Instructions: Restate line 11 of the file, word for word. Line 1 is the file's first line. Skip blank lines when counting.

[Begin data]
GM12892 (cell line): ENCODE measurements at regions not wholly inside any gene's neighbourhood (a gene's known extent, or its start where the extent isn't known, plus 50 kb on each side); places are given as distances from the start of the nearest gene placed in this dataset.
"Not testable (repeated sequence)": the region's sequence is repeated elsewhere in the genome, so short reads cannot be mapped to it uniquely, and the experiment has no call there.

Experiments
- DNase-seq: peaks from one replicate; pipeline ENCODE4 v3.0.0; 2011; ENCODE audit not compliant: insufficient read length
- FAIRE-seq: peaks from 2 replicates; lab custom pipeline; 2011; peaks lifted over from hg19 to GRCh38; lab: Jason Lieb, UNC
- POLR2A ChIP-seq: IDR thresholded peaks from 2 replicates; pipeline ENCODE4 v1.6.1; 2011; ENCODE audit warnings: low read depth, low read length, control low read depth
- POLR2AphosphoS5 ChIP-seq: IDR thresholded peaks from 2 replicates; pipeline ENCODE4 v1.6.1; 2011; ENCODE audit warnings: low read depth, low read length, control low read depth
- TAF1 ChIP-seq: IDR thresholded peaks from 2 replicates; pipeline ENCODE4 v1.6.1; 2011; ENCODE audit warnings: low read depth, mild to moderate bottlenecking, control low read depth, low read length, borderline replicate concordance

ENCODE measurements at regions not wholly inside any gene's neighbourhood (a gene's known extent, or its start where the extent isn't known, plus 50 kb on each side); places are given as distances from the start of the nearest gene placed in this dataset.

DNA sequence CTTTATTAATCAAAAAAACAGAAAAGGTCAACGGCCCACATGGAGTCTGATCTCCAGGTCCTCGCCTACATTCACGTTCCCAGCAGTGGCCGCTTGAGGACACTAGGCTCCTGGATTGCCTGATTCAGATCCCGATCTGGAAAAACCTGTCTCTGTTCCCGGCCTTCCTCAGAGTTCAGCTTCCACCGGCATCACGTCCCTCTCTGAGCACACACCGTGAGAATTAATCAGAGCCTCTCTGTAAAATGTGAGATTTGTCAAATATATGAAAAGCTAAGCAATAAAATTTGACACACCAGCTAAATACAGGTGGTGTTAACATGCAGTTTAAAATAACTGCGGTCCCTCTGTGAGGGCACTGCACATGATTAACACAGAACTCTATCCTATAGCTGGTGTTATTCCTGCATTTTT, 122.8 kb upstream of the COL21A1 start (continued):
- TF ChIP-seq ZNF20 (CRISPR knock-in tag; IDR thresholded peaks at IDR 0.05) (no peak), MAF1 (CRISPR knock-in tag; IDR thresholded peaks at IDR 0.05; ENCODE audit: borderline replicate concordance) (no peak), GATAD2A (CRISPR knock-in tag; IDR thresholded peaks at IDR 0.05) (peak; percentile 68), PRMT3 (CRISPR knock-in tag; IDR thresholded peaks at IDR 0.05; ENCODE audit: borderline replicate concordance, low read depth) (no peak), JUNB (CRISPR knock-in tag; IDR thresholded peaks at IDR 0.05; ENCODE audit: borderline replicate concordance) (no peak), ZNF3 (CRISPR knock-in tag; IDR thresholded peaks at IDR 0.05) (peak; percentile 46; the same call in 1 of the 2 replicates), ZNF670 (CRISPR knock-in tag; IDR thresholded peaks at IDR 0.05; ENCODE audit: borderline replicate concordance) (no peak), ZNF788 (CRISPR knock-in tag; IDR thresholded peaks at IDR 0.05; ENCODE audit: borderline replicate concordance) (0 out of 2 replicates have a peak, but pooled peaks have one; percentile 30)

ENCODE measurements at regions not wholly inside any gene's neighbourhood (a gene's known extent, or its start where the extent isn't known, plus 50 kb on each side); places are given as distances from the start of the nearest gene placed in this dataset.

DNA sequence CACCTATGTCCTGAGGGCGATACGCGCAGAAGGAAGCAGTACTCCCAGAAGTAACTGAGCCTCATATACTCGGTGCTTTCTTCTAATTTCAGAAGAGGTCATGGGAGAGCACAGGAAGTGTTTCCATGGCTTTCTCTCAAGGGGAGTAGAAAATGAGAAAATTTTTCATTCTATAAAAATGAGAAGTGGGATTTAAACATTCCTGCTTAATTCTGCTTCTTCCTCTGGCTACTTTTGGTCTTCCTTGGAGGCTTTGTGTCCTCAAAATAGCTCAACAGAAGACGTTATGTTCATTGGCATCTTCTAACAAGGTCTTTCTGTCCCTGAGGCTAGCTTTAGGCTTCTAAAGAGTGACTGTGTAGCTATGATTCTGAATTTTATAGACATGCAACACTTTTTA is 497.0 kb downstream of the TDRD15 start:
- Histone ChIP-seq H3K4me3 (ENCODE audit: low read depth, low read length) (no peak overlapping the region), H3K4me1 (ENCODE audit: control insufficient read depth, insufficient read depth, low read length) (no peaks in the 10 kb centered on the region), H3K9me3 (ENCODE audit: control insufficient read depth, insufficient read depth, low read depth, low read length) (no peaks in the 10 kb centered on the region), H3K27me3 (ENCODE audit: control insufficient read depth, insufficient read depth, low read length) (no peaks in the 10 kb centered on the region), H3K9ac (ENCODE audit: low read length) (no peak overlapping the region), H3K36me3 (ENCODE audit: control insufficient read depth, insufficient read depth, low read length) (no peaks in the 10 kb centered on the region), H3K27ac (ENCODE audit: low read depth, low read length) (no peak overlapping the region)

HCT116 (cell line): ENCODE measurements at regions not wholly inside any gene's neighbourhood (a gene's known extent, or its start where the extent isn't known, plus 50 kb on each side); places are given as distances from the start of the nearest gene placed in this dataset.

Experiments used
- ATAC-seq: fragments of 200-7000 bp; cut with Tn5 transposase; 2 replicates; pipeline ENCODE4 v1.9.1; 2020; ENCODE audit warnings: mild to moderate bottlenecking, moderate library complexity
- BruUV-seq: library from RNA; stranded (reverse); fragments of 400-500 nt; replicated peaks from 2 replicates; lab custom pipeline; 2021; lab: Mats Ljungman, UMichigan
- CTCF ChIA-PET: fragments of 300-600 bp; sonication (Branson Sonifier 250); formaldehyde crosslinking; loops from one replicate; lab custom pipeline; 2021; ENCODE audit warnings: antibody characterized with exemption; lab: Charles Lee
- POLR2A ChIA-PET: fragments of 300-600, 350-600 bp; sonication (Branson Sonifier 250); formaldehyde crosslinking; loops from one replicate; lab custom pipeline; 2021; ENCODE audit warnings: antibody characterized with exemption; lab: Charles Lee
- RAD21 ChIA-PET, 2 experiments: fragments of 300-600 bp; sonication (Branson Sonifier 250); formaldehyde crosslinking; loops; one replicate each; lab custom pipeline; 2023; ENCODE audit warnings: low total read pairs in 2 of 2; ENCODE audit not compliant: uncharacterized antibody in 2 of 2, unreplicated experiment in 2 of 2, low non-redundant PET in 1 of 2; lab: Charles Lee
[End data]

- TF ChIP-seq ZNF20 (CRISPR knock-in tag; IDR thresholded peaks at IDR 0.05) (no peak), MAF1 (CRISPR knock-in tag; IDR thresholded peaks at IDR 0.05; ENCODE audit: borderline replicate concordance) (no peak), GATAD2A (CRISPR knock-in tag; IDR thresholded peaks at IDR 0.05) (peak; percentile 68), PRMT3 (CRISPR knock-in tag; IDR thresholded peaks at IDR 0.05; ENCODE audit: borderline replicate concordance, low read depth) (no peak), JUNB (CRISPR knock-in tag; IDR thresholded peaks at IDR 0.05; ENCODE audit: borderline replicate concordance) (no peak), ZNF3 (CRISPR knock-in tag; IDR thresholded peaks at IDR 0.05) (peak; percentile 46; the same call in 1 of the 2 replicates), ZNF670 (CRISPR knock-in tag; IDR thresholded peaks at IDR 0.05; ENCODE audit: borderline replicate concordance) (no peak), ZNF788 (CRISPR knock-in tag; IDR thresholded peaks at IDR 0.05; ENCODE audit: borderline replicate concordance) (0 out of 2 replicates have a peak, but pooled peaks have one; percentile 30)